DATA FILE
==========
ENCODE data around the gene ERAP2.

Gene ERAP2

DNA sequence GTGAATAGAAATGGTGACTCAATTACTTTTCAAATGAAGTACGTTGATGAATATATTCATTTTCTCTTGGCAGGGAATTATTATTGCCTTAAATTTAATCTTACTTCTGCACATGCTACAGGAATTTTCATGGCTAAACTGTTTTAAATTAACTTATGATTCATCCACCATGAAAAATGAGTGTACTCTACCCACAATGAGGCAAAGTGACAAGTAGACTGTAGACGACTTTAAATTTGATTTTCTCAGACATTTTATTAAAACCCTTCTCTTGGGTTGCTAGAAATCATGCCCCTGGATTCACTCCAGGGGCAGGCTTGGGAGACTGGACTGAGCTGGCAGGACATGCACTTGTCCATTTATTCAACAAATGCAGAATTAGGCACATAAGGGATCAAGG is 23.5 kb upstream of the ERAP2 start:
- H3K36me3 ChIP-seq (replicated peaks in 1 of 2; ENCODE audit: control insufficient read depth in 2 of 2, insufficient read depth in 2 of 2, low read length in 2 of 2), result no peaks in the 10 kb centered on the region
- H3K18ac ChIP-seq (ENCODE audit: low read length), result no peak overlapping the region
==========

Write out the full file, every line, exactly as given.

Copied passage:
ENCODE data around the gene ERAP2.

Gene ERAP2

DNA sequence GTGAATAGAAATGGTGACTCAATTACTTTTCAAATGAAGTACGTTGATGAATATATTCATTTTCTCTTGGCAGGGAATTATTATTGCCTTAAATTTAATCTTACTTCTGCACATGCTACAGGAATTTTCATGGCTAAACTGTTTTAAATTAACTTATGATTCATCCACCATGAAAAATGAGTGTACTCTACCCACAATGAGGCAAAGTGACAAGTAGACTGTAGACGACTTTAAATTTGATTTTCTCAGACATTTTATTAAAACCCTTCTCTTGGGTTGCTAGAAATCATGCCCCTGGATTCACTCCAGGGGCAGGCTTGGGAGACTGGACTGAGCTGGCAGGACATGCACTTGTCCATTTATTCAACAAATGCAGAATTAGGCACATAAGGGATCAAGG is 23.5 kb upstream of the ERAP2 start:
- H3K36me3 ChIP-seq (replicated peaks in 1 of 2; ENCODE audit: control insufficient read depth in 2 of 2, insufficient read depth in 2 of 2, low read length in 2 of 2), result no peaks in the 10 kb centered on the region
- H3K18ac ChIP-seq (ENCODE audit: low read length), result no peak overlapping the region